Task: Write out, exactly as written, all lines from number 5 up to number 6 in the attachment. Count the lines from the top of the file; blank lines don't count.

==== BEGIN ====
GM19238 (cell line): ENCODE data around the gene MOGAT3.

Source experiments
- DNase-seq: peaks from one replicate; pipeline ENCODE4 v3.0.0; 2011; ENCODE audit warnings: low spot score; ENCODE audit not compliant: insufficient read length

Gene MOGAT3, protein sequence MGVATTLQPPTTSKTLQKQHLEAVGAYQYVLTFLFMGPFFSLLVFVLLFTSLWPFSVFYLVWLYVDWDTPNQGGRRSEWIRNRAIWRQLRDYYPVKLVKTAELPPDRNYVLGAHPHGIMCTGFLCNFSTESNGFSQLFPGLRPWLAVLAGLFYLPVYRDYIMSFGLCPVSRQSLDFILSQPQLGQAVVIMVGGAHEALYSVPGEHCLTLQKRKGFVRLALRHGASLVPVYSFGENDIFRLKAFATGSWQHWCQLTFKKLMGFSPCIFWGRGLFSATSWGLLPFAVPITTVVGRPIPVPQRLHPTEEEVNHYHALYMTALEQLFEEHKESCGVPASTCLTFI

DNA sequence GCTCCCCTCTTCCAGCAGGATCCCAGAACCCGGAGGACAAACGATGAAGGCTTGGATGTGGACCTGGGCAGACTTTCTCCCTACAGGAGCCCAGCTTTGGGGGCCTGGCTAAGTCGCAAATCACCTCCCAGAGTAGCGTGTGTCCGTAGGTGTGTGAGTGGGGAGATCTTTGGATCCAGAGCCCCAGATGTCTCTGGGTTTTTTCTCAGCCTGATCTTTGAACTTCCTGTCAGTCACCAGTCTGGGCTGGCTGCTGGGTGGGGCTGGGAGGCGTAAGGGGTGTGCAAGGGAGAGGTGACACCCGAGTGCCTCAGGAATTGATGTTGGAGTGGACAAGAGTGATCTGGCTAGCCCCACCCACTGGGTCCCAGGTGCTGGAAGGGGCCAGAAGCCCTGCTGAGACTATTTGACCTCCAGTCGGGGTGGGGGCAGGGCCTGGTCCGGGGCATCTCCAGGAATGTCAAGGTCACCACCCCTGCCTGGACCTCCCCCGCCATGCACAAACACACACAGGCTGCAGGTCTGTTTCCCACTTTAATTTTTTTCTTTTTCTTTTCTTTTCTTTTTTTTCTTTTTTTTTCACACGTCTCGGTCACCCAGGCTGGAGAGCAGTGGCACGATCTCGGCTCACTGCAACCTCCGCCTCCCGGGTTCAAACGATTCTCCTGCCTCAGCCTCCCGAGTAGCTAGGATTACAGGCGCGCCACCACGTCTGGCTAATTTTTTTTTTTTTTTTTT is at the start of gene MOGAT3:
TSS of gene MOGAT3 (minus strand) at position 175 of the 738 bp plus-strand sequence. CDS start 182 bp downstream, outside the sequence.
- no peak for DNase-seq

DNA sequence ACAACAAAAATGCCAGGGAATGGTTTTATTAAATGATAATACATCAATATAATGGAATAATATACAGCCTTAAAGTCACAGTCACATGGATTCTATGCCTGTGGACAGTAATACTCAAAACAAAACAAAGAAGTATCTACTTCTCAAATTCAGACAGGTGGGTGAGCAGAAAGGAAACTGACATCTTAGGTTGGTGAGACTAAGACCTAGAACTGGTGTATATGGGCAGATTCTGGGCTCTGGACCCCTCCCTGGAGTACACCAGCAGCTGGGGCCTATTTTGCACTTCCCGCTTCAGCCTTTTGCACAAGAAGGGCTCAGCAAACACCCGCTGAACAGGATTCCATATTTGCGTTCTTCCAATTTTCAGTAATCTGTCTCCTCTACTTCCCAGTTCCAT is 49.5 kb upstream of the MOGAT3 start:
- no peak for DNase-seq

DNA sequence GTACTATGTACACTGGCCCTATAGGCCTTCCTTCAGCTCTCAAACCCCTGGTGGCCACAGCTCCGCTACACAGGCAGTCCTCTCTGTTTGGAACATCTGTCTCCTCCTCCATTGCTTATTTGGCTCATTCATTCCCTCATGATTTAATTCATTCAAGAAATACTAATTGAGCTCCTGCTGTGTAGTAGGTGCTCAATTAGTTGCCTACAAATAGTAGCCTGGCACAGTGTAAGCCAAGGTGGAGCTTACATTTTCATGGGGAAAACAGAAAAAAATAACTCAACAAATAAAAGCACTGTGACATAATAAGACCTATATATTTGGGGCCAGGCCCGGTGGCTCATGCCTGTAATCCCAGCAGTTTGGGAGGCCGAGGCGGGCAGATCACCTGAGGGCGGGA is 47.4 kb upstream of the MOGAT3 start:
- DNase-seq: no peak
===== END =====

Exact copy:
DNA sequence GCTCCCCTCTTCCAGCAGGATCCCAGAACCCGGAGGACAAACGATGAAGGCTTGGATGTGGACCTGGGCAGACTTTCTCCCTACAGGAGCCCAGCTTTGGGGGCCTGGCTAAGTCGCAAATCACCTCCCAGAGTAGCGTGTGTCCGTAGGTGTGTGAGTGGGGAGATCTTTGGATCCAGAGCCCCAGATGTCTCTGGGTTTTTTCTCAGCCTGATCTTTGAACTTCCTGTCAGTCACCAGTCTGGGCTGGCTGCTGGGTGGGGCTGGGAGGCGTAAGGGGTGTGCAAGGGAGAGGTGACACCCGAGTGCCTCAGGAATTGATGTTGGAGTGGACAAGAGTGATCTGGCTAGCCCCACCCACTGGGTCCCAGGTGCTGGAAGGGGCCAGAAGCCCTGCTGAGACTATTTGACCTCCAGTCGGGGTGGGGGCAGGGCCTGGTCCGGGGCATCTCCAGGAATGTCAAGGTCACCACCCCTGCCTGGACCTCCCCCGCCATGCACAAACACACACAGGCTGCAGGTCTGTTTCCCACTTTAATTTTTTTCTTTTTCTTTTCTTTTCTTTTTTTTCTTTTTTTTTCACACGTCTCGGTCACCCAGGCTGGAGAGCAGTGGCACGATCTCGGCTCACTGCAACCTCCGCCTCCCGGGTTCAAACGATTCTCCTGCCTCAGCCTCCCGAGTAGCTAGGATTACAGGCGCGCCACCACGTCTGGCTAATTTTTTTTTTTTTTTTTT is at the start of gene MOGAT3:
TSS of gene MOGAT3 (minus strand) at position 175 of the 738 bp plus-strand sequence. CDS start 182 bp downstream, outside the sequence.